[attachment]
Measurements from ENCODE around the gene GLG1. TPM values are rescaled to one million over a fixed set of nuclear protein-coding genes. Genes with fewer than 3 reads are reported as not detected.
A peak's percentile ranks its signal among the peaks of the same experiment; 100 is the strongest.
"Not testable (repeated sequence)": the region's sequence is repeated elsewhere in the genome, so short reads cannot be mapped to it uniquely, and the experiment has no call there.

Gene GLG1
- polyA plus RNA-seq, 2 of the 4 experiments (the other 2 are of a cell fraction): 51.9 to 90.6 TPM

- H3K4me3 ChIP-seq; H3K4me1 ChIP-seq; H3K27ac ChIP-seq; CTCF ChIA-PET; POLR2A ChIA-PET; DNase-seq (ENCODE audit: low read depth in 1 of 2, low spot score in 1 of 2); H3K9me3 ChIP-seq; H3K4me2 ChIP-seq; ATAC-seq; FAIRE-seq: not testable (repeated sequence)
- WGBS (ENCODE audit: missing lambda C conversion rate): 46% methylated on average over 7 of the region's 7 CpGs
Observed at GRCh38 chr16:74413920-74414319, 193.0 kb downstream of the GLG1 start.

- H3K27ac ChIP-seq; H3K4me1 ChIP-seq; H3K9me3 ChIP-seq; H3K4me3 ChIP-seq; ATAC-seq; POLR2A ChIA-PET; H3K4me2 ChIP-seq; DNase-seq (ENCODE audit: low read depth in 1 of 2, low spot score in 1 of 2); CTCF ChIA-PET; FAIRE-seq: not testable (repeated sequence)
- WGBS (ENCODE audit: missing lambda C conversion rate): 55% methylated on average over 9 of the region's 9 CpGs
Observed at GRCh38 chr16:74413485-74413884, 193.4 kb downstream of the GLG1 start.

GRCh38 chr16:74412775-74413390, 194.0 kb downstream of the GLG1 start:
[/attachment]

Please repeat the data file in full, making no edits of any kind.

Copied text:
Measurements from ENCODE around the gene GLG1. TPM values are rescaled to one million over a fixed set of nuclear protein-coding genes. Genes with fewer than 3 reads are reported as not detected.
A peak's percentile ranks its signal among the peaks of the same experiment; 100 is the strongest.
"Not testable (repeated sequence)": the region's sequence is repeated elsewhere in the genome, so short reads cannot be mapped to it uniquely, and the experiment has no call there.

Gene GLG1
- polyA plus RNA-seq, 2 of the 4 experiments (the other 2 are of a cell fraction): 51.9 to 90.6 TPM

- H3K4me3 ChIP-seq; H3K4me1 ChIP-seq; H3K27ac ChIP-seq; CTCF ChIA-PET; POLR2A ChIA-PET; DNase-seq (ENCODE audit: low read depth in 1 of 2, low spot score in 1 of 2); H3K9me3 ChIP-seq; H3K4me2 ChIP-seq; ATAC-seq; FAIRE-seq: not testable (repeated sequence)
- WGBS (ENCODE audit: missing lambda C conversion rate): 46% methylated on average over 7 of the region's 7 CpGs
Observed at GRCh38 chr16:74413920-74414319, 193.0 kb downstream of the GLG1 start.

- H3K27ac ChIP-seq; H3K4me1 ChIP-seq; H3K9me3 ChIP-seq; H3K4me3 ChIP-seq; ATAC-seq; POLR2A ChIA-PET; H3K4me2 ChIP-seq; DNase-seq (ENCODE audit: low read depth in 1 of 2, low spot score in 1 of 2); CTCF ChIA-PET; FAIRE-seq: not testable (repeated sequence)
- WGBS (ENCODE audit: missing lambda C conversion rate): 55% methylated on average over 9 of the region's 9 CpGs
Observed at GRCh38 chr16:74413485-74413884, 193.4 kb downstream of the GLG1 start.

GRCh38 chr16:74412775-74413390, 194.0 kb downstream of the GLG1 start: